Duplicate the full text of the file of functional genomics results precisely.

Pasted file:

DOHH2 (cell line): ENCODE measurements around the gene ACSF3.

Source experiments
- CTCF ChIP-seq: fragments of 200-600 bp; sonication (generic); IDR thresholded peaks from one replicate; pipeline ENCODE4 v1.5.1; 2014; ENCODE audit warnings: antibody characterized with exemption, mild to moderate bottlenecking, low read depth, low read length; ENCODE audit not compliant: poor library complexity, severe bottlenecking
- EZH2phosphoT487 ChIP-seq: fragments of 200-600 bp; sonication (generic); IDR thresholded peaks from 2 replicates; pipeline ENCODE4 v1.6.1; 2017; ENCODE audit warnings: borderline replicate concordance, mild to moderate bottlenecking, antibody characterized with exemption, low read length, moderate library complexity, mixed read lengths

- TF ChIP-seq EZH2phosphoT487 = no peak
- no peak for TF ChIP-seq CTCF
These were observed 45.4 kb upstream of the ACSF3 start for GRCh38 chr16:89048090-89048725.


DOHH2 (cell line): ENCODE measurements around the gene ACSF3.

Source experiments
- CTCF ChIP-seq: fragments of 200-600 bp; sonication (generic); IDR thresholded peaks from one replicate; pipeline ENCODE4 v1.5.1; 2014; ENCODE audit warnings: antibody characterized with exemption, mild to moderate bottlenecking, low read depth, low read length; ENCODE audit not compliant: poor library complexity, severe bottlenecking
- EZH2phosphoT487 ChIP-seq: fragments of 200-600 bp; sonication (generic); IDR thresholded peaks from 2 replicates; pipeline ENCODE4 v1.6.1; 2017; ENCODE audit warnings: borderline replicate concordance, mild to moderate bottlenecking, antibody characterized with exemption, low read length, moderate library complexity, mixed read lengths

- TF ChIP-seq EZH2phosphoT487 = no peak
- no peak for TF ChIP-seq CTCF
These were observed 45.4 kb upstream of the ACSF3 start for GRCh38 chr16:89048090-89048725.